Antibodies

Anti-p-FAK antibodies (Tyr397; ab81298), Alexa Fluor® 488 Donkey Anti-Rabbit IgG (ab150062), and Alexa Fluor® 488 Goat Anti-Mouse IgG (ab150113) were purchased from Abcam (Cambridge, United Kingdom). Anti-YAP antibodies (sc-101199) were purchased from Santa Cruz Biotechnology, Inc. (Dallas, TX, United States).

Preparation of Aminosilanated (Bottom) and Chlorosilanated (Top) Coverslips

For the bottom coverslips, 1 mL of 0.1 M NaOH (Fujifilm Wako Pure Chemical) was applied to a 22 mm coverslip (Matsunami Glass Ind., Ltd., Osaka, Japan) for 3 min to increase their reactivity with aminosilane. The NaOH was aspirated, and the coverslips were dried. Next, 300 μL of 3-aminopropyltriethoxysilane (APTES; Tokyo Chemical Industry Co., Ltd, Tokyo, Japan) was applied to the coverslip for 3 min. Then, the solution was aspirated, and the coverslip was washed three times with deionized water (DW) for 10 min each, dried, and 500 μL of 0.5% glutaraldehyde (Tokyo Chemical Industry Co., Ltd) was applied for 30 min to activate the APTES. After incubation, the solution was aspirated, and the coverslip was washed three times with DW for 10 min each. The dried coverslips could be stored at room temperature (RT) for several days. For the top coverslips, 120 μL of dichlorodimethylsilane (DCDMS) (Tokyo Chemical Industry Co., Ltd) was added to the coverslip and allowed to react for 5 min. Then, the solution was aspirated and the coverslip was washed with DW for 1 min.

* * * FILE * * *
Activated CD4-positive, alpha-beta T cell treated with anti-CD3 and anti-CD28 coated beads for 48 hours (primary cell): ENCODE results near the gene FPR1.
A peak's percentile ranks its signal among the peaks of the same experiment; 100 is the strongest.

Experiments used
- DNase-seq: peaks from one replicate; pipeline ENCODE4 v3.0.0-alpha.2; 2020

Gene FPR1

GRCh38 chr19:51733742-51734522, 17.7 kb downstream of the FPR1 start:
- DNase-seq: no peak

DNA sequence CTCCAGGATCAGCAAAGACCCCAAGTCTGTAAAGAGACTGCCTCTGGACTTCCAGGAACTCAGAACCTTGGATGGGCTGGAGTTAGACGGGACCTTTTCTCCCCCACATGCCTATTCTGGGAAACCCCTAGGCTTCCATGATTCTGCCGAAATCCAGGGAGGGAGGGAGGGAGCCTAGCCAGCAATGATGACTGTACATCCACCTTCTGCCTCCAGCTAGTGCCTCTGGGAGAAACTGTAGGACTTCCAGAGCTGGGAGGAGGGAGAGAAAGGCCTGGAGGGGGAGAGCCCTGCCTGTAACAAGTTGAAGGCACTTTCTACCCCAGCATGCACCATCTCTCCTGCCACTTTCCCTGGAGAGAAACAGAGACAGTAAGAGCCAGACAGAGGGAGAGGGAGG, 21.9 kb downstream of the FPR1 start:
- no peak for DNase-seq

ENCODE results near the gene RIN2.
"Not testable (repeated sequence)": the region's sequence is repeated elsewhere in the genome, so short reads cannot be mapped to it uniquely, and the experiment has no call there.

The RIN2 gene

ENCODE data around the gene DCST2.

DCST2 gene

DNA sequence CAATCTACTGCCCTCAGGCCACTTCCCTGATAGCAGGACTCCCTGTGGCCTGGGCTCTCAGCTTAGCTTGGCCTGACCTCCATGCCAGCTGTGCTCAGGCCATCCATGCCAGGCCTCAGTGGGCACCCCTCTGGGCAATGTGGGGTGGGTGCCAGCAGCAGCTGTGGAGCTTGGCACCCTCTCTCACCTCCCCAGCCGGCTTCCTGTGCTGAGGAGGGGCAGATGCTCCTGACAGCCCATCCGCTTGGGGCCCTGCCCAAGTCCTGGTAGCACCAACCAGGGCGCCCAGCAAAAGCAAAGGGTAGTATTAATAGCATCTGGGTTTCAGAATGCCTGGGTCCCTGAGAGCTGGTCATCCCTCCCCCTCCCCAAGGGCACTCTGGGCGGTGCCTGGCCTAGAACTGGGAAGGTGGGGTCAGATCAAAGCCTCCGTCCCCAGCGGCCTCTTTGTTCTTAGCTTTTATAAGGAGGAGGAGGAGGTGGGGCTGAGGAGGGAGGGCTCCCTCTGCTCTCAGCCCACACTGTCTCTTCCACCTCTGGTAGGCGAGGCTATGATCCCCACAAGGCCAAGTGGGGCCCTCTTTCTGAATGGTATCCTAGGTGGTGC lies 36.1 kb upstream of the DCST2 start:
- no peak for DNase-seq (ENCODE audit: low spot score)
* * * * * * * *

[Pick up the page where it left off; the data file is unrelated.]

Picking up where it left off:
Preparation of PA Gel Containing NHS-AA Ester

The amounts of NHS-AA ester and AA used were as previously described (Tse and Engler, 2010). We prepared the gel by mixing 40% AA (Fujifilm Wako Pure Chemical) and 1% bis-AA (Bio-Rad Laboratories, Inc., Hercules, CA, United States) in Milli-Q water and 20% NHS-AA ester (Tokyo Chemical Industry Co., Ltd.) in toluene (Table 2). The NHS-AA mixture was incubated for 5 min to transfer NHS-AA ester from the organic phase to the aqueous phase. After incubation, the solution was centrifuged for 5 min at 500 g and the toluene was removed. The soft gel solutions were degassed for 30 min in vacuum. To activate polymerization, 10 μL of 10% ammonium persulfate (APS) and 1 μL of tetramethylethylenediamine (TEMED) (1% and 0.1% of total volume, respectively) (both from Fujifilm Wako Pure Chemical) were added and briefly mixed. Then, 25 μL of the mixture was placed on a bottom coverslip and covered with a top coverslip. The sandwiched gels were incubated for 30 min (PA1), 20 min (PA2 and PA3), and 10 min (PA4) at RT, and then the top coverslips were removed. The polymerized gels were transferred to 6-well plates and washed three times for 5 min with 2 mL of phosphate-buffered saline (PBS) to remove unreacted AA. Gels were incubated with coating proteins overnight at 4°C. Unreacted NHS in the wells was blocked with 0.1% bovine serum albumin (BSA, Fujifilm Wako Pure Chemical) in DMEM for 30 min. Preparation process of PA gel containing NHS-AA ester is summarized as below.